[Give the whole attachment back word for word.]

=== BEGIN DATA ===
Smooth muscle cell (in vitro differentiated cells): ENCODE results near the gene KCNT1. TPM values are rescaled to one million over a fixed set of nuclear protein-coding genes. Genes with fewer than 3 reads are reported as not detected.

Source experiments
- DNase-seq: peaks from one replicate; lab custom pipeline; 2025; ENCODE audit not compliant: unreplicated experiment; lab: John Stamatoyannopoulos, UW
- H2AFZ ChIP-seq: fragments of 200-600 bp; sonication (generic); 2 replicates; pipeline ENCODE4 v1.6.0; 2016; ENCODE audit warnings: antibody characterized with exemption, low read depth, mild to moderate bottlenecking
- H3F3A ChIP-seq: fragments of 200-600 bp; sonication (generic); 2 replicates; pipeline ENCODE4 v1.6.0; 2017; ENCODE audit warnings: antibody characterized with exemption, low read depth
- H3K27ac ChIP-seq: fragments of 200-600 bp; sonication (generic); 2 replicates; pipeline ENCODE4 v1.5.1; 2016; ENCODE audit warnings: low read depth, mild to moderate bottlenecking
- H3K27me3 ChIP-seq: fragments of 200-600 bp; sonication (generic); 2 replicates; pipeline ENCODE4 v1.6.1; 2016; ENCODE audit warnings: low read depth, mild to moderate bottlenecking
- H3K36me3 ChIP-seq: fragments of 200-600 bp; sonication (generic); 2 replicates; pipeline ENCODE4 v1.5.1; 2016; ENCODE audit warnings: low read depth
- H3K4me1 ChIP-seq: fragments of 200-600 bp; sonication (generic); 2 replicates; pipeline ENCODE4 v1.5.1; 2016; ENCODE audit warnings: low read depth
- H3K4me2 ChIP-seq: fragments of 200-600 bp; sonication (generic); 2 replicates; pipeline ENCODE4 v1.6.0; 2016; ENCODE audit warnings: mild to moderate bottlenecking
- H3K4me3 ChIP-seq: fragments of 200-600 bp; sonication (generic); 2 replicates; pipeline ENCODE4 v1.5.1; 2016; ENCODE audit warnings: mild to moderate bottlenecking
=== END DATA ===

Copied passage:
Smooth muscle cell (in vitro differentiated cells): ENCODE results near the gene KCNT1. TPM values are rescaled to one million over a fixed set of nuclear protein-coding genes. Genes with fewer than 3 reads are reported as not detected.

Source experiments
- DNase-seq: peaks from one replicate; lab custom pipeline; 2025; ENCODE audit not compliant: unreplicated experiment; lab: John Stamatoyannopoulos, UW
- H2AFZ ChIP-seq: fragments of 200-600 bp; sonication (generic); 2 replicates; pipeline ENCODE4 v1.6.0; 2016; ENCODE audit warnings: antibody characterized with exemption, low read depth, mild to moderate bottlenecking
- H3F3A ChIP-seq: fragments of 200-600 bp; sonication (generic); 2 replicates; pipeline ENCODE4 v1.6.0; 2017; ENCODE audit warnings: antibody characterized with exemption, low read depth
- H3K27ac ChIP-seq: fragments of 200-600 bp; sonication (generic); 2 replicates; pipeline ENCODE4 v1.5.1; 2016; ENCODE audit warnings: low read depth, mild to moderate bottlenecking
- H3K27me3 ChIP-seq: fragments of 200-600 bp; sonication (generic); 2 replicates; pipeline ENCODE4 v1.6.1; 2016; ENCODE audit warnings: low read depth, mild to moderate bottlenecking
- H3K36me3 ChIP-seq: fragments of 200-600 bp; sonication (generic); 2 replicates; pipeline ENCODE4 v1.5.1; 2016; ENCODE audit warnings: low read depth
- H3K4me1 ChIP-seq: fragments of 200-600 bp; sonication (generic); 2 replicates; pipeline ENCODE4 v1.5.1; 2016; ENCODE audit warnings: low read depth
- H3K4me2 ChIP-seq: fragments of 200-600 bp; sonication (generic); 2 replicates; pipeline ENCODE4 v1.6.0; 2016; ENCODE audit warnings: mild to moderate bottlenecking
- H3K4me3 ChIP-seq: fragments of 200-600 bp; sonication (generic); 2 replicates; pipeline ENCODE4 v1.5.1; 2016; ENCODE audit warnings: mild to moderate bottlenecking